You can also see that two of my hotel-mates paid their share of the room before the conference (which was equal to my share). At this point, I had to be a bit careful because my fund showed an excess amount when the hotel had not yet charged me. Using Venmo, I was able to transfer the money to bank account easily, and separate it from the fund until the end of the week.
Above is the week of the conference. (Our other hotel-mate was not staying with us quite the whole week so I charged her less.)
Food: You may notice the lack of money spent on food; this is because CAs also get a food stipend of $75 to use during the conference on con food and sometimes there’s free breakfast/coffee in the CA Lounge in the mornings. I additionally had the speaker stipend, also $75, because my SIG was hosting a roundtable (I only had one badge though). I used up the CA stipend by Thursday, and I spent around $10 on the speaker stipend card before handing that off to my friend on Friday (a couple hours before it would expire anyway). If I didn’t have this stipend, I would likely have gone to Trader Joe’s (as I did two times, one mislabeled as just “food”) and spent less of my own money, since con food is like minimum $10. Also I love TJs grab n’go meals, especially the salads. I still ate at restaurants/food trucks with my friends, but it wasn’t every meal or even every day. Obviously that way is more costly, but I had budgeted for more eating out than I ended up doing.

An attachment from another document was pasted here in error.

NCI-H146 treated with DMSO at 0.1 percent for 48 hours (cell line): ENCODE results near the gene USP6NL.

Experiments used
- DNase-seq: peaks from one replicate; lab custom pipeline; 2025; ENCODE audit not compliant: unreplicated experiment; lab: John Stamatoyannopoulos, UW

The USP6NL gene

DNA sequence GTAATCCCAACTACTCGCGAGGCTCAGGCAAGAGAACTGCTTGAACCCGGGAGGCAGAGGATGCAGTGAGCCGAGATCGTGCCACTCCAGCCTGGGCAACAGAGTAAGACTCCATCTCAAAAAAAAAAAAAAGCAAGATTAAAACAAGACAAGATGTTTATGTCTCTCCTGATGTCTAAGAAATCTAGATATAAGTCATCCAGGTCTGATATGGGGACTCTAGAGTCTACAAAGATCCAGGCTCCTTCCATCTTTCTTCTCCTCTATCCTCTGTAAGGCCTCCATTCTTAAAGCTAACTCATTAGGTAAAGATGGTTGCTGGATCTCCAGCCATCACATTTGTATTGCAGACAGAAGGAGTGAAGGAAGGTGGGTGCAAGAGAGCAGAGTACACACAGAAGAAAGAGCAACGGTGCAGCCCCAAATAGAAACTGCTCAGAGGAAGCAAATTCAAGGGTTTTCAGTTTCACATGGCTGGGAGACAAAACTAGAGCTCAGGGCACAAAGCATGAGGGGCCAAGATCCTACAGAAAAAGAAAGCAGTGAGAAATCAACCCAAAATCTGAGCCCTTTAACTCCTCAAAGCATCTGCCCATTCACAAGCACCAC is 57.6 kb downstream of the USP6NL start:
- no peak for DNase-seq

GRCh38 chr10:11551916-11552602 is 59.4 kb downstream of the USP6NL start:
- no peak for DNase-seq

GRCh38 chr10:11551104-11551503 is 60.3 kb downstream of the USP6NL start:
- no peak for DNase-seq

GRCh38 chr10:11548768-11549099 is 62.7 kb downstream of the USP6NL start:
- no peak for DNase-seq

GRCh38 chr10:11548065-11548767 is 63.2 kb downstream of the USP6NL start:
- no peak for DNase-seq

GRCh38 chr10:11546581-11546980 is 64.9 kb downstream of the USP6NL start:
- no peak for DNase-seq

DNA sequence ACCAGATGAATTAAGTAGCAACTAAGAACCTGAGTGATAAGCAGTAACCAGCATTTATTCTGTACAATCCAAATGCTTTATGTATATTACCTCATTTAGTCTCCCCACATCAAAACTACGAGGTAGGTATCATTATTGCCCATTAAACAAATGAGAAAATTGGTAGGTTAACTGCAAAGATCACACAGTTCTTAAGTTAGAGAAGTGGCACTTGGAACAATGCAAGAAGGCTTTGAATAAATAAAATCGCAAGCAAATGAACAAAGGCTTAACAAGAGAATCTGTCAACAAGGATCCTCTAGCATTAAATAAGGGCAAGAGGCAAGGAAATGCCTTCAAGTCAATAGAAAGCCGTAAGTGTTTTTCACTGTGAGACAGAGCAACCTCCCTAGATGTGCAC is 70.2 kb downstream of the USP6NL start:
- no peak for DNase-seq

A few nights during the week, I went to mixers that had free food. I didn’t pay to get into these mixers, so it wasn’t like I was paying a $30 ticket fee and then getting a few appetizers. These mixers had open buffets and trays of food laying around, so I could eat and mingle as much as I want. I’m not shy about taking advantage of free food, and how upset would the organizers be if they paid for all the food and had too many leftovers, hmm?